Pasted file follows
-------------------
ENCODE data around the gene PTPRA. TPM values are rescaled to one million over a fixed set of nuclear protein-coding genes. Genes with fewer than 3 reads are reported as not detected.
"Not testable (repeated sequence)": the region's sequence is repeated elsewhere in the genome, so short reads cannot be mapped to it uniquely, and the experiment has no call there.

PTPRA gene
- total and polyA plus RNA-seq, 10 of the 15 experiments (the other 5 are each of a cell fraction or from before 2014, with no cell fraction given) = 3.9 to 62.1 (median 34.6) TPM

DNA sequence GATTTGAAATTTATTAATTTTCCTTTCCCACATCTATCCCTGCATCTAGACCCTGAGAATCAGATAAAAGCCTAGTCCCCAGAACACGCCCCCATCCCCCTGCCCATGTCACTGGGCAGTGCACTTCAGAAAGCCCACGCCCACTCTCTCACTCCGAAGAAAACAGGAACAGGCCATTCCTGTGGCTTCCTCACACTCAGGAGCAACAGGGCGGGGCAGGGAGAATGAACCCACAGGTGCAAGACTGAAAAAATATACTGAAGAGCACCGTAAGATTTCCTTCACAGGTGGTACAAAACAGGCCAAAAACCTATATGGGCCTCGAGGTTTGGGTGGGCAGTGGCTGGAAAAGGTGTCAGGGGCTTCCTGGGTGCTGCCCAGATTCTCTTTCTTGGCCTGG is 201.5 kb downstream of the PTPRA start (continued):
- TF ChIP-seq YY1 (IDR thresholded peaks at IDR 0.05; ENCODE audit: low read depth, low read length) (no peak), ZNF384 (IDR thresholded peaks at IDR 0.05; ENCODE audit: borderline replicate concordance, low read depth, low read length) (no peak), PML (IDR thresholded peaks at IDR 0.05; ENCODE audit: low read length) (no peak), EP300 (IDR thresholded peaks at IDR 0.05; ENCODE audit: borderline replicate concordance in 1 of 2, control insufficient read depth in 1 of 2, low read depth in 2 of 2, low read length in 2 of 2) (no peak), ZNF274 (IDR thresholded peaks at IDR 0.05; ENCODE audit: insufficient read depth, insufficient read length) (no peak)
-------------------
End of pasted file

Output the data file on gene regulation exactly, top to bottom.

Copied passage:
ENCODE data around the gene PTPRA. TPM values are rescaled to one million over a fixed set of nuclear protein-coding genes. Genes with fewer than 3 reads are reported as not detected.
"Not testable (repeated sequence)": the region's sequence is repeated elsewhere in the genome, so short reads cannot be mapped to it uniquely, and the experiment has no call there.

PTPRA gene
- total and polyA plus RNA-seq, 10 of the 15 experiments (the other 5 are each of a cell fraction or from before 2014, with no cell fraction given) = 3.9 to 62.1 (median 34.6) TPM

DNA sequence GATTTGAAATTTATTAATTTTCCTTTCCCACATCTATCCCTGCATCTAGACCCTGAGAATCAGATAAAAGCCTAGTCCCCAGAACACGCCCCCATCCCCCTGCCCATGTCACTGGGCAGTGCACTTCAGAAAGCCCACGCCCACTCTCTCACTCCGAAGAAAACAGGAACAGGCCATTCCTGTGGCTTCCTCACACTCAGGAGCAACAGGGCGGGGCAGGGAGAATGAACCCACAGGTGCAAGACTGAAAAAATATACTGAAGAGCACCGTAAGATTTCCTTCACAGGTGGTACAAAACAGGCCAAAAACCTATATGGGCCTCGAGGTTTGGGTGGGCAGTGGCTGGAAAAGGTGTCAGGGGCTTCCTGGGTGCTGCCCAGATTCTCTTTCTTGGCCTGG is 201.5 kb downstream of the PTPRA start (continued):
- TF ChIP-seq YY1 (IDR thresholded peaks at IDR 0.05; ENCODE audit: low read depth, low read length) (no peak), ZNF384 (IDR thresholded peaks at IDR 0.05; ENCODE audit: borderline replicate concordance, low read depth, low read length) (no peak), PML (IDR thresholded peaks at IDR 0.05; ENCODE audit: low read length) (no peak), EP300 (IDR thresholded peaks at IDR 0.05; ENCODE audit: borderline replicate concordance in 1 of 2, control insufficient read depth in 1 of 2, low read depth in 2 of 2, low read length in 2 of 2) (no peak), ZNF274 (IDR thresholded peaks at IDR 0.05; ENCODE audit: insufficient read depth, insufficient read length) (no peak)